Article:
They may not be all that scientific, but a lot of the "old wives' tales" have merit. I think the same is true of "old rancher's tales."
I recently got a letter from Gordon Porter, a cattleman from Mathis, who shared some observations from 60 years of dealing with cranky cows. Gordon says science is merely confirming what he has always known.
"I read recently that a considerable amount of research has been dedicated to the tenderness index of meat from cattle which are nervous or calm," says Gordon.
Much of the research is aimed at validating the presence of specific gene markers in the offspring of selected bulls. But Gordon suggests the sire is only half the equation.
"An old cowboy does not butcher for his own use a calf from a mama cow who is wall-eyed, twitchy-eared, and wrinkle-jawed, and who watches him from the far side of the corral over the backs of the other cattle," he says. "Often, she's in the corral by trick, trap , or lariat, and the sweetest sound is the cow banging the paint off the inside of the trailer as she's carried to the auction ring. More than likely her or her calf's tenderloin is too tough for chili, and a knife is needed to slice the gravy!"
Gordon says he has encountered many "brush-popping old hides whose main aim in life is to run over any other living thing which has the misfortune to be in the same pen with them. They've even been known to hook at a bird's shadow."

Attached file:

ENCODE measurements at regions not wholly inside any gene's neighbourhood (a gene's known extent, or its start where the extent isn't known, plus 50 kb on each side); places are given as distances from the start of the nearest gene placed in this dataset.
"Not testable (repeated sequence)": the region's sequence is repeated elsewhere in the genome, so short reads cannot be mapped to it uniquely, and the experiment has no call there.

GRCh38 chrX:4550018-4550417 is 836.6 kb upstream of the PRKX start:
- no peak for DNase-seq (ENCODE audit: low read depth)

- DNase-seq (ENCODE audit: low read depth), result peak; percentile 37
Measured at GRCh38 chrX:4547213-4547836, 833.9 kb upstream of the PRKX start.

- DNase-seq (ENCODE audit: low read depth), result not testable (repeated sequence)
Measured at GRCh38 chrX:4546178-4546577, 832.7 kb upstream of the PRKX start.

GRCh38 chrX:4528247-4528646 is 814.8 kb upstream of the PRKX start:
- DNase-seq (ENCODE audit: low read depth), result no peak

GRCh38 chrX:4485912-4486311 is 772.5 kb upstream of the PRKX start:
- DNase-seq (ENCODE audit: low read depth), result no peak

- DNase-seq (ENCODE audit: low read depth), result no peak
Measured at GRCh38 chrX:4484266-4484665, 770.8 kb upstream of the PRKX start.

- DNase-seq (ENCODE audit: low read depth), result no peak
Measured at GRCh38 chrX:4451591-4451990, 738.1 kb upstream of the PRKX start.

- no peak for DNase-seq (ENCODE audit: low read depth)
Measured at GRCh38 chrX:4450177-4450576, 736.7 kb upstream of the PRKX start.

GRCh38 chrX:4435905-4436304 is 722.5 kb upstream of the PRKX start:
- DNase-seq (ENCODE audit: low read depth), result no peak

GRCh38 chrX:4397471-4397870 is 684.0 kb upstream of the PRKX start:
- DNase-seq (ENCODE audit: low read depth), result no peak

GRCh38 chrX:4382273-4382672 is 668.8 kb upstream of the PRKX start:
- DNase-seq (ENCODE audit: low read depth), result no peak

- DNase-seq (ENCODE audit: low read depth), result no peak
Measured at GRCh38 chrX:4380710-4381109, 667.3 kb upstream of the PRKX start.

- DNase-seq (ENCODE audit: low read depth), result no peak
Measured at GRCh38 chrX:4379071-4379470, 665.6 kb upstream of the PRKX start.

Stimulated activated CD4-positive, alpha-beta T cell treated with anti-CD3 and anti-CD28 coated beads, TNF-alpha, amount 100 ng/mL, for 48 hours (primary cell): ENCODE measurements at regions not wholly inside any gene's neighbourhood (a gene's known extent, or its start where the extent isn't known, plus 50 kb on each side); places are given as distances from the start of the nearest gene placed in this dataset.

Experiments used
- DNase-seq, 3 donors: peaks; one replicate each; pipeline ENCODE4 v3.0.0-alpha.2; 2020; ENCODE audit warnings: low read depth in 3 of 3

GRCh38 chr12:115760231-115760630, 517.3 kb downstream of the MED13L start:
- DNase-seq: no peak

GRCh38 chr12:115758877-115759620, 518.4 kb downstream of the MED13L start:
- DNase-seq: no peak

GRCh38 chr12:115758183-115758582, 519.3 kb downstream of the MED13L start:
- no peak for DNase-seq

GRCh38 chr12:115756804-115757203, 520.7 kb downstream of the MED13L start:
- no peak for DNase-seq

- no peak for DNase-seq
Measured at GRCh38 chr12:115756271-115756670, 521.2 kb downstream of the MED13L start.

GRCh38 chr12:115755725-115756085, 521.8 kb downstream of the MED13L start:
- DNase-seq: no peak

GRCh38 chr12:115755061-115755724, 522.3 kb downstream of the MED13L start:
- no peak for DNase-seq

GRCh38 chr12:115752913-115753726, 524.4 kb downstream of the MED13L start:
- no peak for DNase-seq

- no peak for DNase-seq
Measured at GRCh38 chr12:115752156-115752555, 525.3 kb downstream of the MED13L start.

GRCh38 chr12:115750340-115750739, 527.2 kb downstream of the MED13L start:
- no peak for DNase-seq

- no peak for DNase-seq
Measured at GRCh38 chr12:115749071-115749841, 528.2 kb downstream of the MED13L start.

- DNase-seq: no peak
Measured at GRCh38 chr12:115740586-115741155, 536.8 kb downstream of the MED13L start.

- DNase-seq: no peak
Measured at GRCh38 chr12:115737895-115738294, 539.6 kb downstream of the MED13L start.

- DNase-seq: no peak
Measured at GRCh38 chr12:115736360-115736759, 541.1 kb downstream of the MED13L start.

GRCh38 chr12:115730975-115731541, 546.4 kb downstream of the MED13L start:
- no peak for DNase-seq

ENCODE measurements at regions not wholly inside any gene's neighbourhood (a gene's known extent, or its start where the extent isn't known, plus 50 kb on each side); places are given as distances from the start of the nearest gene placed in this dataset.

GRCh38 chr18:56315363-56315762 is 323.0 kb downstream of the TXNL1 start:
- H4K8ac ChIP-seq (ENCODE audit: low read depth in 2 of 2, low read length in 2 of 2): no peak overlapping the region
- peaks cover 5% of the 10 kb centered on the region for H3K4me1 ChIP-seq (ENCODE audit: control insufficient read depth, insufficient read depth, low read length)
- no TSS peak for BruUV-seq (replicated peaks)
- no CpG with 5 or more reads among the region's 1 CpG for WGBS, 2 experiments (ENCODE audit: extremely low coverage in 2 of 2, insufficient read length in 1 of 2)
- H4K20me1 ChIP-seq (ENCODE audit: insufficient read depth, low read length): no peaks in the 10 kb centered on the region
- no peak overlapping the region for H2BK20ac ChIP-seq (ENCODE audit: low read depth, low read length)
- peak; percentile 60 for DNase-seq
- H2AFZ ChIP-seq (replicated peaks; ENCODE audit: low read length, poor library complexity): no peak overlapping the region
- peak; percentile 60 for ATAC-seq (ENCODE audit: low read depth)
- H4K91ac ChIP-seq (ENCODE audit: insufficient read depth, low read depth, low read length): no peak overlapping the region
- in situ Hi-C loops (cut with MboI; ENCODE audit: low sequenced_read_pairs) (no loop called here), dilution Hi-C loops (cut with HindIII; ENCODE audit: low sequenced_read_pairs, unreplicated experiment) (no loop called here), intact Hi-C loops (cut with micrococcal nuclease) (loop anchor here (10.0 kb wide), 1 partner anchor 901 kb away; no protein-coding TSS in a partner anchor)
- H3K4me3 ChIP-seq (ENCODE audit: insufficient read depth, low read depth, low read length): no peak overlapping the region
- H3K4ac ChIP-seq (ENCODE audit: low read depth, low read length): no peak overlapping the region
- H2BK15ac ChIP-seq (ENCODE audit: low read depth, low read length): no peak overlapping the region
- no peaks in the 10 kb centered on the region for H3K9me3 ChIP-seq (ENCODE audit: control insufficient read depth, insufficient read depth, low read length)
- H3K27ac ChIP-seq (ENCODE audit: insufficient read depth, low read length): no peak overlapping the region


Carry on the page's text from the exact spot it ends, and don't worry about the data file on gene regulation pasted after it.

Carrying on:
Sounds like Gordon has bought cows from the same bloodline as some of the cantankerous cattle we have owned over the years. Once, my husband brought a cow and calf home that was more than he bargained for.
"She wuz a nice li'l second calf cow, clean an' purdy as a pitchur with a fahn li'l black baldie bull calf at her side," Mel recalls. "Paid $505 fer th' pair. Loaded her up, an' she wuz gentle as a pup. Got to the house an' left her in the trailer whahl Ah made a few phone calls. Came back an' my gawd have mercy, when she saw me she nurly took the side of the trailer out. She'd face me off, up and down the side of that trailer. Thought somebody done switched cows on me. Got to the barn, backed the trailer up, an' she shot out with 'er tail up over 'er back. Ah pulled the gate shut. She'd walk the fence buttin' it with 'er head, trying to get to me.
"On Wednesday, Ah loaded her an' 'er calf up an hauled 'em to Clifton. Ah warned 'em she wuz a badun, but they seemed unconcerned. Anyhow, they started sellin' nice pairs, then Ah heard 'em hollerin' `HERE SHE COMES, WATCH 'ER!' Man, you could hear the gates slammin' an' steel rattlin'. All at onct' Ah seen her foot come through the wall raht by the auctioneer's head. They brought her in an' she slung snot on ever'body on the front row. Started her an' 'er baby at $500, an' not a soul bid on 'er. The house had to take 'er. That's the best $5 Ah ever lost in my lahf. They didn't know it, but Ah'd a give 'em $50 to take 'er off mah hands.
"She seemed gentle when Ah bought her, but she wuz some kinda mean," said Mel. "Come to thank of it, cows is kiney lahk women. What you see ain't always what you git."